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The Magazine: August 2002 (Vol. 71, No. 12)
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August 2002 (Vol. 71, No. 12)

Table of Contents

The Bawl Mill
• What budget deficit?
• Congressional underdog...
• More than just 12 angry men...

by Staff
Washington Department of Fish & Wildlife Raises Harassment of Miners to a New Level
New regulations have given the enforcement arm of the WDFW official “police” status, with the authority to issue citations, pursue warrants, make arrests and confiscate items.
by Greg Christensen
Legislative and Regulatory Update
• Endangered Species Act reform
• Extremist groups blamed for catastrophic wildfires
• EPA revisists TMDL
• National Heritage Act seeks to take control of lands away from local government
by Staff
Oregon Miners File Suit Against Fisheries Service
Eastern Oregon Mining Association members have filed a federal lawsuit against the National Marine Fisheries Service (NMFS) demanding that the agency provide biological opinions on any threat to wildlife or the environment so miners can begin working their claims.
by Staff
BLM Land Swap Deal Raises Eyebrows
The Bureau of Land Management (BLM) in Washington D.C. is reviewing a land swap with a private company because the bureau allowed an employee of the company to arrange the deal.
by Associated Press
Gold in Nevada
Over 135 million ounces of gold were produced in Nevada between 1858 and 2001, 107 million of that total being since 1965. Now, the so-called “Silver State” is the leading gold producer in the nation.
by Edgar B. Heylmun, PhD
The Greenhorn
I wanted to become part of the romance of Colorado—to become part of the romance of mining in those majestic mountains. The path ahead of me was much rougher than I anticipated.
by Bob Schlosser
Striking Gold
There’s a lot of luck involved when it comes to finding gold. Sometimes it’s being in the right place at the right time. Other times it’s simply by accident that discoveries are made.
by Ron Wendt
The Bombarded 38' Parallel
A 1,200-mile long east-west zone, containing unusual geologic features, has been recognized in the eastern half of the United States for over 100 years. It coincides, in a general way, with the 38° parallel. There are as many opinions on the origin of the features as there are geologists. Most of the features are circular or oval in form, and some are concealed by younger rocks. They are found in 8 states, from Kansas east to Virginia.
by Edgar B. Heylmun, PhD
Picks & Pans: The Trophy Hunt
Out of the frying pan and into the fridge! I just returned from the trip of a lifetime—Ganes Creek, Alaska. It all started back in November of last year when Steve Herschbach announced the Clark/Weize Mining Company was going to offer up...
by R.E. Divine
Corner Country Gold
In 1845, the intrepid Australian explorer Captain Charles Sturt set out from Adelaide, the capital of the Colony of South Australia, to search for a supposed inland sea in the center of the continent. Travelling northeast through South Australia into the northwest corner of the Colony of New South Wales, he and his party of 15 men found themselves in the midst of a fierce drought.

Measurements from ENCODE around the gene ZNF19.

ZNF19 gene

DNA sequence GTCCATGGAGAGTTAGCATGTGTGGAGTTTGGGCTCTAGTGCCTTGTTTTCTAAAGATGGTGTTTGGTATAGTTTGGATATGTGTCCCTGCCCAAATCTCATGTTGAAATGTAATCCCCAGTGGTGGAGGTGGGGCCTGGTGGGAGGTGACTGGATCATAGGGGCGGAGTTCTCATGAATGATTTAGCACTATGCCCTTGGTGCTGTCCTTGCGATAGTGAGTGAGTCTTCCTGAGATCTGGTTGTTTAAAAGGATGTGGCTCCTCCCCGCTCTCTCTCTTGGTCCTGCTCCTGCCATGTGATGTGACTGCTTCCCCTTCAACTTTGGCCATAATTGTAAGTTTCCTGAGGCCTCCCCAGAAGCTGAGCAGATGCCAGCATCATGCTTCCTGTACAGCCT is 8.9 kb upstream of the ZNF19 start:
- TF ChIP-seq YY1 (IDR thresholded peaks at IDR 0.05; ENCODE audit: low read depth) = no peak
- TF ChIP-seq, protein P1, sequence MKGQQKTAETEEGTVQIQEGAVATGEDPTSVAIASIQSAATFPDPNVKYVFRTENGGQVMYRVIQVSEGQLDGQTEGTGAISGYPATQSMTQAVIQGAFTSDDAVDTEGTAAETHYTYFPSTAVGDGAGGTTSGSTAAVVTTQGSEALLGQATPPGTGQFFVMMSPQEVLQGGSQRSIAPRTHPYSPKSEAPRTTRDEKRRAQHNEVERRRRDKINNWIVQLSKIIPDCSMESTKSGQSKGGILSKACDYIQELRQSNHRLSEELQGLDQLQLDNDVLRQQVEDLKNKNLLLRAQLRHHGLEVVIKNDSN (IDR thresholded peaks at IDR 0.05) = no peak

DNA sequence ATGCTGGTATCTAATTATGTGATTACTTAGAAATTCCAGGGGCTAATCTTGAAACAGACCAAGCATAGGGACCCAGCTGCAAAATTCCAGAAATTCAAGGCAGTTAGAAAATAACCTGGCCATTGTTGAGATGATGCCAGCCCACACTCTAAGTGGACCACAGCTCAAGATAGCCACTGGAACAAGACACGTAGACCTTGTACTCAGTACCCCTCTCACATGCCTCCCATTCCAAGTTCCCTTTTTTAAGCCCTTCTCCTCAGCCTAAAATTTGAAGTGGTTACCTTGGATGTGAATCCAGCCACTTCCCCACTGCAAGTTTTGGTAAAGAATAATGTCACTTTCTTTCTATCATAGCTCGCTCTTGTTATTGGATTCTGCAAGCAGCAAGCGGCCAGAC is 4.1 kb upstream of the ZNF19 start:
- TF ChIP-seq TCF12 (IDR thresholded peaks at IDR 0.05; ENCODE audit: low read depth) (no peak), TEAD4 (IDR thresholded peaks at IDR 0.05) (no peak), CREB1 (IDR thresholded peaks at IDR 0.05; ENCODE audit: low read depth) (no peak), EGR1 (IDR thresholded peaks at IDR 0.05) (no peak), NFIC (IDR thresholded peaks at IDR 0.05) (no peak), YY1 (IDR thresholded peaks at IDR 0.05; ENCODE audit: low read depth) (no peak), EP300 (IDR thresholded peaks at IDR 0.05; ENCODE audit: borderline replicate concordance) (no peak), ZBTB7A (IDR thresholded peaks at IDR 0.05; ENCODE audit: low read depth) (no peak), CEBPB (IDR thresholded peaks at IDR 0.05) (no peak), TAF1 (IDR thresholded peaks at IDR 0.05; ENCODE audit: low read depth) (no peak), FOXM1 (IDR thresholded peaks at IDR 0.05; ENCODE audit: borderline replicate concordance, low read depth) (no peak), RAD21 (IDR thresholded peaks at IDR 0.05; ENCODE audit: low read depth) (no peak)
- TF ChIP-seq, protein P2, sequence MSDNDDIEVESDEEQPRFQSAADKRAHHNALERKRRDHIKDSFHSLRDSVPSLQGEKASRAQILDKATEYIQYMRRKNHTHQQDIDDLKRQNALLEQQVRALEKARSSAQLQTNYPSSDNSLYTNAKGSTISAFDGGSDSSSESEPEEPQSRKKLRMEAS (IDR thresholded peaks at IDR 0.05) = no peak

by Jim Foster
Something to Consider When You Go Dredging
I have been a gold dredger for 9 years. The first dredge I bought was a 4-inch, with a 5hp engine. It had 15 feet of suction hose, a beat up regulator, a patched air reservoir, and floats that were sun baked and cracked—what a beauty. Vaughn and Darrel sold me this dredge, and could tell that this crazy “Canuck” was excited. We talked for many hours that first day I met them, and I was eager to learn...
by Dave Varabioff
Western Mining Artifact Collectors Show
A year of work and preparation has come and gone as the Western Mining Artifact Show was held this past June 29th at the Miners Foundry in Nevada City, California. It was three days of fun and adventure delighting in the glory of the golden days of California gold mining of long ago.
by Mark Mallicoat
Rattlesnakes
Every miner has encountered rattlesnakes in his work, and some may have been bitten. The writer has never been bitten, but has worked with people who have been. It is not a pleasant experience.
by Edgar B. Heylmun, PhD
The Gold Hill and Iowa Mine 1895-1938
Mining was curtailed at the Gold Hill Mine in Quartsburg, Idaho, in September 1895, because the owners disagreed about the profitability of pumping large volumes of water from the workings and mining the sulfide ores encountered in the lower levels. In June 1896, the property was sold at auction to A. H. Boomer of San Francisco, California for $4,500. The following day Boomer deeded the mine to...
by Sharon A. Murray
Looking Back
Excerpts from California Mining Journal, our original title, published 50 years ago this month.
by Staff
Melman on Gold & Silver
Yet another term has entered the lexicon of investment analysis and that term is “Fallen Angels.” No, we are not referring to religious icons or celestial bodies. Rather, the investment community has dubbed the debt instruments of once-prosperous companies that have now fallen on hard times with that moniker.
by Leonard Melman
Mining Stock Quotes and Mineral & Metal Prices
by Staff

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